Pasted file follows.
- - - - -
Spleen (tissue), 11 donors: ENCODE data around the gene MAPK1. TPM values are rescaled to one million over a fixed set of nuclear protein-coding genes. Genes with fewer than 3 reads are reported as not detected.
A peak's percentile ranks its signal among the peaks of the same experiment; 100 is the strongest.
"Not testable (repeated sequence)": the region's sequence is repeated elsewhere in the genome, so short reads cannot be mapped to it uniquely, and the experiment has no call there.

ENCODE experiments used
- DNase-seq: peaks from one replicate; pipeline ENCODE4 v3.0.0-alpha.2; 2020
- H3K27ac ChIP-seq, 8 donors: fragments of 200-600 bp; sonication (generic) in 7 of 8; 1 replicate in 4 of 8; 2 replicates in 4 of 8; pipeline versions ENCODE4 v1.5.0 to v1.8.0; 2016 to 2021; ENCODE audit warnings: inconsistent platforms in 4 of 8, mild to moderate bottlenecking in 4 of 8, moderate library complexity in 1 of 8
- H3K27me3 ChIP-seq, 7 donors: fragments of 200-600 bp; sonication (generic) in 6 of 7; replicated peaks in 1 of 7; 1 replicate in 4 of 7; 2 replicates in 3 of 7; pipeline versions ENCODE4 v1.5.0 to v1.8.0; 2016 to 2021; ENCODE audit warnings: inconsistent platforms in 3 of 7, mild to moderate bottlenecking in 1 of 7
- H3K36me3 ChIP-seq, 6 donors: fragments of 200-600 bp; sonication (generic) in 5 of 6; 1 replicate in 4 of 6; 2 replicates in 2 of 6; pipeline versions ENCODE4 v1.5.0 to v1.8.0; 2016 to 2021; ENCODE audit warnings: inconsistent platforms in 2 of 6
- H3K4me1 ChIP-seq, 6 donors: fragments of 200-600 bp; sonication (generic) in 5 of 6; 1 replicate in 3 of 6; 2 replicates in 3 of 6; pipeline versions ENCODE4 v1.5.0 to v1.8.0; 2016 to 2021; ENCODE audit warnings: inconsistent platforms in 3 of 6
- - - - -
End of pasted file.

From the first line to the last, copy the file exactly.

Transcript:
Spleen (tissue), 11 donors: ENCODE data around the gene MAPK1. TPM values are rescaled to one million over a fixed set of nuclear protein-coding genes. Genes with fewer than 3 reads are reported as not detected.
A peak's percentile ranks its signal among the peaks of the same experiment; 100 is the strongest.
"Not testable (repeated sequence)": the region's sequence is repeated elsewhere in the genome, so short reads cannot be mapped to it uniquely, and the experiment has no call there.

ENCODE experiments used
- DNase-seq: peaks from one replicate; pipeline ENCODE4 v3.0.0-alpha.2; 2020
- H3K27ac ChIP-seq, 8 donors: fragments of 200-600 bp; sonication (generic) in 7 of 8; 1 replicate in 4 of 8; 2 replicates in 4 of 8; pipeline versions ENCODE4 v1.5.0 to v1.8.0; 2016 to 2021; ENCODE audit warnings: inconsistent platforms in 4 of 8, mild to moderate bottlenecking in 4 of 8, moderate library complexity in 1 of 8
- H3K27me3 ChIP-seq, 7 donors: fragments of 200-600 bp; sonication (generic) in 6 of 7; replicated peaks in 1 of 7; 1 replicate in 4 of 7; 2 replicates in 3 of 7; pipeline versions ENCODE4 v1.5.0 to v1.8.0; 2016 to 2021; ENCODE audit warnings: inconsistent platforms in 3 of 7, mild to moderate bottlenecking in 1 of 7
- H3K36me3 ChIP-seq, 6 donors: fragments of 200-600 bp; sonication (generic) in 5 of 6; 1 replicate in 4 of 6; 2 replicates in 2 of 6; pipeline versions ENCODE4 v1.5.0 to v1.8.0; 2016 to 2021; ENCODE audit warnings: inconsistent platforms in 2 of 6
- H3K4me1 ChIP-seq, 6 donors: fragments of 200-600 bp; sonication (generic) in 5 of 6; 1 replicate in 3 of 6; 2 replicates in 3 of 6; pipeline versions ENCODE4 v1.5.0 to v1.8.0; 2016 to 2021; ENCODE audit warnings: inconsistent platforms in 3 of 6